I have been using Lighttpd for almost a year and Nginx for a month on my servers. I know that they were created to be massively scalable, solving the C10k problem. However their asynchronised-IO model and small memory foot-print also make them suitable as alternative HTTP servers for memory-limited VPS. Alternative = Anything but the current defacto Apache.
I will be writing more about Lighttpd and Nginx later during the year, but will try to use this post to draw some comparison between Nginx, the new darling of these light-weight web servers, and Lighttpd, many Web 2.0 developers’ all time favourite.
I have been running Lighttpd (pronounced “lighty”) on my home servers and development boxes since the beginning of 2006. It is a great replacement for Apache if you have the whole box to yourself, i.e. you don’t need to worry about supporting
.htaccess files that your users might use. Currently this website is hosted on lighttpd-1.4.13 on a Gentoo VPS.
- Light weight. Clean restart of 1.4.13 takes no more than 2Mb RSS on this 64bit VPS. It binds the port, drops the privilege and that’s it! A single process does all the tricks even when you have hundreds of concurrent connections. No more pre-fork MPM with mis-configured
MaxClientthat sends you to swap hell.
- Speed. Very fast static file serving. Very fast FastCGI serving. Very fast proxy serving.
- Modules, and lots of them. Good comprehensive documentation as well. It even has SCGI for your Quixote apps.
- Mod_magnet. Wanna a scripting engine right inside your web server? Mod_magnet integrates Lua into lighttpd, so your World of Warcraft scripting skillz can be put into better use.
- Community. It has got a Blog, a Wiki/bug tracker and a forum. It is easy to find help when you need one.
- Stability (or lack of according to the RoR folks). I had quite a lot of issues using Lighttpd as proxy+HTTPS front-end for our Python stuff, but the same app runs fine with just lighttpd + proxy without HTTPS.
- Mod_rewrite (or again, lack of it). Built-in rewriting engine sucks, and porting Apache mod_rewrite rules over can be non-trivial sometimes. Update: Here’s an article I have written on Drupal clean URL on Nginx and Lighttpd, which looks at the URL rewrite options of these two web servers.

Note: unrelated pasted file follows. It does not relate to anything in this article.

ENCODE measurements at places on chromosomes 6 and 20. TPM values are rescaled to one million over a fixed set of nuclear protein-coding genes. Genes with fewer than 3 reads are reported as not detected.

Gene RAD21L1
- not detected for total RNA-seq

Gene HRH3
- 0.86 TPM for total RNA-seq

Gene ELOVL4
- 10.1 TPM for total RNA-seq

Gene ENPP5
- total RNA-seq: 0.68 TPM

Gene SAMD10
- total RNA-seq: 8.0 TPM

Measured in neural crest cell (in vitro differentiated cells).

- Memory leak. The RSS of my lighty process grows by about 1.5Mb per day, but then I don’t have lots of traffic (less than 50k requests a day). At the end I just need to restart it once a week. Many people have far worse memory leaking issues I heard.
I have been running Nginx (pronounced “engine X”) on my development box and two of my VPS’s since December 2006. It is Russian, fast and very configurable. I am currently using 0.5.5 for my sites, but don’t be deceived by its version number — it is very stable.
- Light weight. It is not as light weight as lighttpd when it clean-starts. At least two processes are needed — one master process running as root that binds to the port, and one or more worker processes that handle the actual requests. Around 7Mb RSS together on my 64bit VPS (and only 4.5Mb on 32bit VPS). Still beats Apache hands down.
- Fast. Some benchmarks have shown that Nginx has a slight edge over Lighttpd, but so far I haven’t been able to notice any. Again, much faster than Apache over static file serving or proxying, especially when you turn up the value of keep alive (more than 1 minute for example).
- Modules. There are many modules available on Nginx. Some very useful, and some are just plain weird. While lighttpd has Lua embedded, you can now also embed the whole Perl interpretor inside Nginx.
- Better Rewrite Module. A much better rewrite module than Lighttpd that supports complex conditions. Porting mod_rewrite rules from Apache is actually now feasible without touching the apps themselves.
- Stable and not leaking. Been running Nginx on a production site doing PHP-FastCGI, and have no issue what so ever.
- Lack of community. Where can I find help regarding Nginx? There’s only IRC as far as I know. And while the lead developer writes beautiful code, all documentation were initially in Russian which was a big stumbling block before the English docs came along.
- No CGI support. Oh well, maybe I am the only one who still hacks small CGI scripts. Apparently Nginx does not spawn CGI or FastCGI processes, which means you need to either (1) convert it into external-spawn FastCGI, or (2) proxy to another web server that does CGI.
- No simple virtual host support. Lighttpd has mod_simple_vhost and mod_evhost to let you quickly deploy lots of name-based virtual hosts. You can somehow do the same with using
rootand a wild-card in
server_name, but it’s still not as clean as lighttpd. At the end you will find Nginx configuration files much more verbose if you run lots of small sites off a single web server.
- No X-sendfile support. I found Lighttpd’s X-sendfile support very useful when my scripts need to send back large files, and was disappointed to find out that Nginx does not have it. X-Accel-Redirect is different as it requires extra configuration on web server, which makes your web-app less portable.
I don’t think I am a suitable judge to say which one is better, as (1) I have only been running Nginx for a month, and (2) my level of traffic does not really stress test these high-performing web servers. At the moment I think I like Nginx better purely because it does not leak, and its rewrite module that enables me to run many off-the-shelf open source PHP apps with clean URL.
Again, I might change my mind in 3 months time when I find out more warts about Nginx. We will see.